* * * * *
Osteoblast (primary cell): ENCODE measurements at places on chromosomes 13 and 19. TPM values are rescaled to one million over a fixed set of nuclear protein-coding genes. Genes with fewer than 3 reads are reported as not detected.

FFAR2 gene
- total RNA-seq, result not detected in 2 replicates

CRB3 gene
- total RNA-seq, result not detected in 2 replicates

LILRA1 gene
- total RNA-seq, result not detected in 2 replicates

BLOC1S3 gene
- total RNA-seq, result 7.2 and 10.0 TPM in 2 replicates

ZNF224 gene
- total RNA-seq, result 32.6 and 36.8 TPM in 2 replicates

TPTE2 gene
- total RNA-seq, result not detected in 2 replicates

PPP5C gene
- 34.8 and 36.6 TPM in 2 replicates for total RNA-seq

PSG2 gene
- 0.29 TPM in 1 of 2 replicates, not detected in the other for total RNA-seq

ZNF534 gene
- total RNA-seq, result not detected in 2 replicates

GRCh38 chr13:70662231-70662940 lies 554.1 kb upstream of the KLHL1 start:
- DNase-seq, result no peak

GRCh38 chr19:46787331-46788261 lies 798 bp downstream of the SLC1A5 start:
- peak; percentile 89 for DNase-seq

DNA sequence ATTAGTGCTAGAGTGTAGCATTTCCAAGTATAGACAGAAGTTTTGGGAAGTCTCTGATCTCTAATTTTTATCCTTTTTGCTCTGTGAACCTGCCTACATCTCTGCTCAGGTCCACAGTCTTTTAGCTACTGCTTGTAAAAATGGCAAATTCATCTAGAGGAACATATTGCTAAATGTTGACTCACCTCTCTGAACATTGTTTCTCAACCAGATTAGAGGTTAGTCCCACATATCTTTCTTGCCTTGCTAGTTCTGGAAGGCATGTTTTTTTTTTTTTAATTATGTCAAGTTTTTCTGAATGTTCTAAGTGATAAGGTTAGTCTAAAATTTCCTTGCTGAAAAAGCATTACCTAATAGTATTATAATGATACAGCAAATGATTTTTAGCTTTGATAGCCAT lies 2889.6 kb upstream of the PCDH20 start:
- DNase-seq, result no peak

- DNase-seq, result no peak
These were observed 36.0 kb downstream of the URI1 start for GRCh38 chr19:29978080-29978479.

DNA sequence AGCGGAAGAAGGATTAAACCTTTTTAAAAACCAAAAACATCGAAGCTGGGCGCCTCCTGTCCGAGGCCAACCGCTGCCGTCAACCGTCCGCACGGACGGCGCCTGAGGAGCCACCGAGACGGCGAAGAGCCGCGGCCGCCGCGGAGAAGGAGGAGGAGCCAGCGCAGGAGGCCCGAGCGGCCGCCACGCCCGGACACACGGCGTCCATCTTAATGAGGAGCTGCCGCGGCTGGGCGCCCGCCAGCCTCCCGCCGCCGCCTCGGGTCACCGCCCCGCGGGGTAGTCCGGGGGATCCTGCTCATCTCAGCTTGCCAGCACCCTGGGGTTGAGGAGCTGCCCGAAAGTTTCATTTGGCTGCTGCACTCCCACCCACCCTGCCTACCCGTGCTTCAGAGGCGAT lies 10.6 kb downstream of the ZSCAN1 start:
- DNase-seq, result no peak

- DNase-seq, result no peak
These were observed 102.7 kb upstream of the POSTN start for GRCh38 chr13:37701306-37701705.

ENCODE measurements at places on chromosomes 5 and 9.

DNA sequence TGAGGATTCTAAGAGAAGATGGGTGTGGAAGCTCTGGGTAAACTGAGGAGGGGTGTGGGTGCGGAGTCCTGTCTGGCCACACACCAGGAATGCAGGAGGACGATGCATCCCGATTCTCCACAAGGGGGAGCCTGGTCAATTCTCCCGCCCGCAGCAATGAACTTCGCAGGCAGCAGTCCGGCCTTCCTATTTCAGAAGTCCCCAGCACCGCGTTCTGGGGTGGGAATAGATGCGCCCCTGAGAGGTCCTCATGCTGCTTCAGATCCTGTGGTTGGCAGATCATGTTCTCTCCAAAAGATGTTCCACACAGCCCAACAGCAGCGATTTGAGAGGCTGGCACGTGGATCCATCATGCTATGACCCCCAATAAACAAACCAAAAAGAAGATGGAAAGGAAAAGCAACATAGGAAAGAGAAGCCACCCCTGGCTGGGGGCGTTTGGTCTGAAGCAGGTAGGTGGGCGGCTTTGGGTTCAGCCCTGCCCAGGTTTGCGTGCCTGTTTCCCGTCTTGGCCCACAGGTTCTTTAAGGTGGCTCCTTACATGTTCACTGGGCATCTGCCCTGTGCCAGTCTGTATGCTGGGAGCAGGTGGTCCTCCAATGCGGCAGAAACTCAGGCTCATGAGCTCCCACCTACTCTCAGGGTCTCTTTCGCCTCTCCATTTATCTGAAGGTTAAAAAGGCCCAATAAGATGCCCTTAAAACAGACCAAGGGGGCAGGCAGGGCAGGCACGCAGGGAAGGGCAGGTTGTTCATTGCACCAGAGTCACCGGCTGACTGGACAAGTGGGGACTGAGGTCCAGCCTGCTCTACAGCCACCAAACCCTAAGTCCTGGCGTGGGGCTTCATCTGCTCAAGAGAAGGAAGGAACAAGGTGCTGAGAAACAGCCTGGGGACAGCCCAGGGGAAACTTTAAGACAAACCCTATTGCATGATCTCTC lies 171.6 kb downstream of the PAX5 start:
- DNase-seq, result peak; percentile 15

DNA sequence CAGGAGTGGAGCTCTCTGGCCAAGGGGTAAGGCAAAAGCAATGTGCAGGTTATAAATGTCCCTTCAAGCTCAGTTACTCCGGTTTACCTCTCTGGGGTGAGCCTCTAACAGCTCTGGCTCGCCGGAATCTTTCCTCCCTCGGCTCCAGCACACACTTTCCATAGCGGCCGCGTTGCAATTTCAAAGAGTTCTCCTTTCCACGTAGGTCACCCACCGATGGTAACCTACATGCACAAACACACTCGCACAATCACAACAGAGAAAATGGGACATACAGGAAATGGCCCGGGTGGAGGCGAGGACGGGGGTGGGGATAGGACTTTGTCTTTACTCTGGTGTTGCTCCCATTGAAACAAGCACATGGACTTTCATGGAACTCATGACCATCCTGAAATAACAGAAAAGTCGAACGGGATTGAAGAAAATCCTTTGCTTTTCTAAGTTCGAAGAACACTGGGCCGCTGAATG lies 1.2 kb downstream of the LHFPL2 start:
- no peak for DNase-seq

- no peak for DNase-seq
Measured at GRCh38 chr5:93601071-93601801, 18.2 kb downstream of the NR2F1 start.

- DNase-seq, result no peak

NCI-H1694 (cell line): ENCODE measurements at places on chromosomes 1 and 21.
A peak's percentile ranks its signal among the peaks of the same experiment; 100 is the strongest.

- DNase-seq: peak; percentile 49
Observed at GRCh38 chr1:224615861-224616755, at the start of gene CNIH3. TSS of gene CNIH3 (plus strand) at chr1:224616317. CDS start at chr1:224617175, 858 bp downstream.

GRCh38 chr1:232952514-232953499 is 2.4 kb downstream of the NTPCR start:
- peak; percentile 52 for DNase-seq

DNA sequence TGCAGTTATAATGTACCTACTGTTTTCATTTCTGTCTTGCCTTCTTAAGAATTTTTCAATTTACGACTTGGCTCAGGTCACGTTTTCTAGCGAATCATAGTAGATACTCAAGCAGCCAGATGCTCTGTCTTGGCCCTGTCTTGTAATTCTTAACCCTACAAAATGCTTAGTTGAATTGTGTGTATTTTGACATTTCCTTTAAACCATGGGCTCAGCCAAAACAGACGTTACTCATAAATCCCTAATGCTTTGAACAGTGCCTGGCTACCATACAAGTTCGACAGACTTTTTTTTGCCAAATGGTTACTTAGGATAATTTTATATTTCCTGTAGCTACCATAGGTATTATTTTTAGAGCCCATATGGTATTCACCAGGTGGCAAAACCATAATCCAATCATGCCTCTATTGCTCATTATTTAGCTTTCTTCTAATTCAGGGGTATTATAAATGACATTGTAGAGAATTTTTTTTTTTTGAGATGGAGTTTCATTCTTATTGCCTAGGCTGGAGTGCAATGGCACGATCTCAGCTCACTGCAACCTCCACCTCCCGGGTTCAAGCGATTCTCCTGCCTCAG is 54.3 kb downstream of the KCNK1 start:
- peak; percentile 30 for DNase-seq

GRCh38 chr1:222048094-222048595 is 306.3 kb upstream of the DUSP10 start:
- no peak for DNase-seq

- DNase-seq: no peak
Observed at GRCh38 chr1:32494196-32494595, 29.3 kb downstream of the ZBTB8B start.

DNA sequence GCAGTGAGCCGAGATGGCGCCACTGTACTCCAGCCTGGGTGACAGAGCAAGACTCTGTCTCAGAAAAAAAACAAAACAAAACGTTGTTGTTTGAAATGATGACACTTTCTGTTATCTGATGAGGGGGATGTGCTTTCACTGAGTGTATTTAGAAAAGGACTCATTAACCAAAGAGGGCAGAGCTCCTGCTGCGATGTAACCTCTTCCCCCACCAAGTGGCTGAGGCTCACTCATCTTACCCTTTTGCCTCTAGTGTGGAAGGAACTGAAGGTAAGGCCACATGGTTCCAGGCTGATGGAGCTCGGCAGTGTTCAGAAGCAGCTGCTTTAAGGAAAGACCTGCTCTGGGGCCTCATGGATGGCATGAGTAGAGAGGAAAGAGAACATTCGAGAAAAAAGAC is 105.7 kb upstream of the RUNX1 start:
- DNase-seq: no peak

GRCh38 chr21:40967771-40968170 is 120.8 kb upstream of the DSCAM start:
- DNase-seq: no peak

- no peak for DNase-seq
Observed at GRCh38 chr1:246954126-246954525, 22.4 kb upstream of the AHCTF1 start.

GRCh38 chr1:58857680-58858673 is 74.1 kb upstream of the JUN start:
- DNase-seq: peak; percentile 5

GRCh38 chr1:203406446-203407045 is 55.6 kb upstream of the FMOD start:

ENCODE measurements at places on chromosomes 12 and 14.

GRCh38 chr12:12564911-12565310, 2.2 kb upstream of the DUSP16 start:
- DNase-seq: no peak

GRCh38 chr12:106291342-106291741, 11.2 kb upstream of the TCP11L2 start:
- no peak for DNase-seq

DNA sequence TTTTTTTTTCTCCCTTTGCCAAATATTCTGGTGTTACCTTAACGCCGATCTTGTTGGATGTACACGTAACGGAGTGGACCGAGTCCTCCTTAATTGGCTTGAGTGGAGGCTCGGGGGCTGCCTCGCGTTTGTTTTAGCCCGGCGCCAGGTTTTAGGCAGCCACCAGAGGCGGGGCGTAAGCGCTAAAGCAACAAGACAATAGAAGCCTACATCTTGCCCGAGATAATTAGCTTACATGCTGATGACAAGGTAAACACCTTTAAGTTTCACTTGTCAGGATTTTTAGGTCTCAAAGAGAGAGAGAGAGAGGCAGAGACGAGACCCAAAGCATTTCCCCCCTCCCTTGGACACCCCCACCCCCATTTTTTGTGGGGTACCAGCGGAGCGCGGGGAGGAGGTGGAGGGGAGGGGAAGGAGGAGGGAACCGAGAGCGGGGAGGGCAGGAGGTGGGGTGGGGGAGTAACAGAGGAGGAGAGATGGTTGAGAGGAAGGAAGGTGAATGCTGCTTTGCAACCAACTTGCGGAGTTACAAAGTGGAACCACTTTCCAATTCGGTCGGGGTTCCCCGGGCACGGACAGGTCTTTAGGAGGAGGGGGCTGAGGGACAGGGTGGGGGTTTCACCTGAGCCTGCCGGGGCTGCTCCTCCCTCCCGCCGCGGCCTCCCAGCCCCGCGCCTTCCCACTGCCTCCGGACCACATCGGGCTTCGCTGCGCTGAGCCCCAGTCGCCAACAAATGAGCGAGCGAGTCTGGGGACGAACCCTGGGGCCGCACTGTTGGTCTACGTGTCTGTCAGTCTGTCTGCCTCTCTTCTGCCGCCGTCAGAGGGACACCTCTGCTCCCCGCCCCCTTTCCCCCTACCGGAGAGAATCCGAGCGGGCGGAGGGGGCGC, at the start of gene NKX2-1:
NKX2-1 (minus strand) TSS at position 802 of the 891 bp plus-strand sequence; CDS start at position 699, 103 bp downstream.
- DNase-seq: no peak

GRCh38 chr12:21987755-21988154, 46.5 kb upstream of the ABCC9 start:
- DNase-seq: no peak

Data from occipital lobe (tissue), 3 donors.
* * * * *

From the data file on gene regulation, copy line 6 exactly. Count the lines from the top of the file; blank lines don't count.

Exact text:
LILRA1 gene